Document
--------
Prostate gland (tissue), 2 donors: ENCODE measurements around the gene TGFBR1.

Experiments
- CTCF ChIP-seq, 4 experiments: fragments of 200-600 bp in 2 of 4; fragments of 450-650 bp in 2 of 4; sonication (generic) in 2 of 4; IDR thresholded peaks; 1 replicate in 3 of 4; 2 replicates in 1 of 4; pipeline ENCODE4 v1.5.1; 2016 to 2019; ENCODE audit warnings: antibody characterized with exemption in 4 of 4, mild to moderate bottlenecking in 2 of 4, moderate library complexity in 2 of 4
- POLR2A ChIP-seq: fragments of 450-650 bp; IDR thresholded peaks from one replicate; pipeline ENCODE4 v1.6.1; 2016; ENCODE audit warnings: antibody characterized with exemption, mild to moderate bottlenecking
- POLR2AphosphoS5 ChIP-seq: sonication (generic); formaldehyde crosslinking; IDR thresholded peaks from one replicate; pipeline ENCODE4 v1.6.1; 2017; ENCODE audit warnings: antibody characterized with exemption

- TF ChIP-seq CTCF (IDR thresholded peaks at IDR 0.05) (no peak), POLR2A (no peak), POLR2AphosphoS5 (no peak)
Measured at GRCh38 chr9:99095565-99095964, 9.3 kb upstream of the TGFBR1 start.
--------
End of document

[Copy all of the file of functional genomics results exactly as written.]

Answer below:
Prostate gland (tissue), 2 donors: ENCODE measurements around the gene TGFBR1.

Experiments
- CTCF ChIP-seq, 4 experiments: fragments of 200-600 bp in 2 of 4; fragments of 450-650 bp in 2 of 4; sonication (generic) in 2 of 4; IDR thresholded peaks; 1 replicate in 3 of 4; 2 replicates in 1 of 4; pipeline ENCODE4 v1.5.1; 2016 to 2019; ENCODE audit warnings: antibody characterized with exemption in 4 of 4, mild to moderate bottlenecking in 2 of 4, moderate library complexity in 2 of 4
- POLR2A ChIP-seq: fragments of 450-650 bp; IDR thresholded peaks from one replicate; pipeline ENCODE4 v1.6.1; 2016; ENCODE audit warnings: antibody characterized with exemption, mild to moderate bottlenecking
- POLR2AphosphoS5 ChIP-seq: sonication (generic); formaldehyde crosslinking; IDR thresholded peaks from one replicate; pipeline ENCODE4 v1.6.1; 2017; ENCODE audit warnings: antibody characterized with exemption

- TF ChIP-seq CTCF (IDR thresholded peaks at IDR 0.05) (no peak), POLR2A (no peak), POLR2AphosphoS5 (no peak)
Measured at GRCh38 chr9:99095565-99095964, 9.3 kb upstream of the TGFBR1 start.